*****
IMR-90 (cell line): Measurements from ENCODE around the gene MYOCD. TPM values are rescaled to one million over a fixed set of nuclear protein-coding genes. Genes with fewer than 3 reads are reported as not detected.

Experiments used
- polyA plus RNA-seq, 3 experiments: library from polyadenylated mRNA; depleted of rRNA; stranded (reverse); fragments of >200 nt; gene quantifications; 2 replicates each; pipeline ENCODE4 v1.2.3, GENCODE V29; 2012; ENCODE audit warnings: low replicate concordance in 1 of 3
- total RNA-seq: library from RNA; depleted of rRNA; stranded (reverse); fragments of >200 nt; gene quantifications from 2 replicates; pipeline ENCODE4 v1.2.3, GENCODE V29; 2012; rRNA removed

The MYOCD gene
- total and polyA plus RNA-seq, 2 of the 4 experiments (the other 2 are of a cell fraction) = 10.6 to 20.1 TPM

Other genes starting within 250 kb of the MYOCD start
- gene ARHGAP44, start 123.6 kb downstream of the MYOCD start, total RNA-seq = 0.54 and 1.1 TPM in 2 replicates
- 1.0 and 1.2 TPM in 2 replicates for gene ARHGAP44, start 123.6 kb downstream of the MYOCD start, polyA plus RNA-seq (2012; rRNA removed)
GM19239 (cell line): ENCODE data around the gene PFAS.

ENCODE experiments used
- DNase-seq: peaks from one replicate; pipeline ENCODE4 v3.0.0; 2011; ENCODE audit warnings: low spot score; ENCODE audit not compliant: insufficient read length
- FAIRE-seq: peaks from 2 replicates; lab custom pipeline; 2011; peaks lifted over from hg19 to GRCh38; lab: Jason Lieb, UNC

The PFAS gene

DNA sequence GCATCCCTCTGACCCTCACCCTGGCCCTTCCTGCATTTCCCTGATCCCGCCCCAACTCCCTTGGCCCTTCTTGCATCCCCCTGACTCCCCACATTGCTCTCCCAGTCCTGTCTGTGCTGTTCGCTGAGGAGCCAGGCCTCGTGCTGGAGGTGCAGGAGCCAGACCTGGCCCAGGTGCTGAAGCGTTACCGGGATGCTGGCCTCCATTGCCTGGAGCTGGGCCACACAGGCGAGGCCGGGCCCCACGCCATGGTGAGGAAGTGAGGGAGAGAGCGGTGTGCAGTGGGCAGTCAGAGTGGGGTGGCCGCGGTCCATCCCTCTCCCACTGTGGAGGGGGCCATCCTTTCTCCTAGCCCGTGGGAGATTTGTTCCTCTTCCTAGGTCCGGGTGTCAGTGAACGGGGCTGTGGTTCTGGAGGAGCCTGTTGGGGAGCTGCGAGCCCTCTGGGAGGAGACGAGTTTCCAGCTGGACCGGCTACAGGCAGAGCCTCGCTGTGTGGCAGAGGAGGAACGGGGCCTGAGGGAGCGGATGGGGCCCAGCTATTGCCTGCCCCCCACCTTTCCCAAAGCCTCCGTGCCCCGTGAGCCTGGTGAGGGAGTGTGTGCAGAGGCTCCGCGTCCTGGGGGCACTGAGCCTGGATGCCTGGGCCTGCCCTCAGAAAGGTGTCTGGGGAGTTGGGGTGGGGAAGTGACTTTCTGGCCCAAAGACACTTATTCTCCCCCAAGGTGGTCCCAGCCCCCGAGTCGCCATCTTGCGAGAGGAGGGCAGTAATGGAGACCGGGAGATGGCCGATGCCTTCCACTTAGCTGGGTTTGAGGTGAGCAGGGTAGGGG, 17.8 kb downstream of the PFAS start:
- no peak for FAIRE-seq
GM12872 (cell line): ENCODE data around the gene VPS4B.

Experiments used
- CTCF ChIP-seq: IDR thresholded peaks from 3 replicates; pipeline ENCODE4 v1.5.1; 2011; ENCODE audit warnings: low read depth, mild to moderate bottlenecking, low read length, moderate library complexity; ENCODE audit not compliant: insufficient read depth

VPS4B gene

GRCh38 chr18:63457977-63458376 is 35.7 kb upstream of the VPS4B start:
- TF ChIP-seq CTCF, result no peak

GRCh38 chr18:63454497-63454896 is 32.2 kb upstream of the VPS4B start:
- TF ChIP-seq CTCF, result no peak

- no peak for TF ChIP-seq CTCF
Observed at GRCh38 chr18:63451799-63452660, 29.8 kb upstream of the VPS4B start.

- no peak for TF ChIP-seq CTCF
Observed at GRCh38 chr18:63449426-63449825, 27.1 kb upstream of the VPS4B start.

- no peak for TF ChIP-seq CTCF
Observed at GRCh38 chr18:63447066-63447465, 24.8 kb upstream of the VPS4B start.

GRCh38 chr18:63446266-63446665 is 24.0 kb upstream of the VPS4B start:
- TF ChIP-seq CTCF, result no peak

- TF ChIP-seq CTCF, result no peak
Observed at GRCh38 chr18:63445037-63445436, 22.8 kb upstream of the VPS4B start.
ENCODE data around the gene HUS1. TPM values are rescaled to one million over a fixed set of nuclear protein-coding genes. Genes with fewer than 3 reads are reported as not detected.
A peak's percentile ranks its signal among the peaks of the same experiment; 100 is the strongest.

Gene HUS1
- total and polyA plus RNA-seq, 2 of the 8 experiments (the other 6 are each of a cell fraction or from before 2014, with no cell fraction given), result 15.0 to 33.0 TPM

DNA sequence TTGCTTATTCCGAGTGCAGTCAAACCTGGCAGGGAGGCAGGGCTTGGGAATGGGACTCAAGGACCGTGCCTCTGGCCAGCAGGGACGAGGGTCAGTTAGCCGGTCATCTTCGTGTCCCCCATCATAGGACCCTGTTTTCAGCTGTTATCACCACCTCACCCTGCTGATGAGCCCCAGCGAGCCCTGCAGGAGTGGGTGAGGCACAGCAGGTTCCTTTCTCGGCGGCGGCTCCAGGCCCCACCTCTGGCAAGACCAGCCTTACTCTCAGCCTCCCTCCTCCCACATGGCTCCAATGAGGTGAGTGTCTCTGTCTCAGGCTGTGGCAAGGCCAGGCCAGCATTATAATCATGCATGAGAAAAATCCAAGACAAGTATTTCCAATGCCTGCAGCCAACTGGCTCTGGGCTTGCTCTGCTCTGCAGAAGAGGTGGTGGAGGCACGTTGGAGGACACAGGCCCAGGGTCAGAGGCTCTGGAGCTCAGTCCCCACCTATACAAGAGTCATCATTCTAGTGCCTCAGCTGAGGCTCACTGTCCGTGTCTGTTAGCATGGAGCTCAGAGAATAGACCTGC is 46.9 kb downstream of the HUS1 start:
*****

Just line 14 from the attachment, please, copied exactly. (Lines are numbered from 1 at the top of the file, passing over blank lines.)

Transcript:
The PFAS gene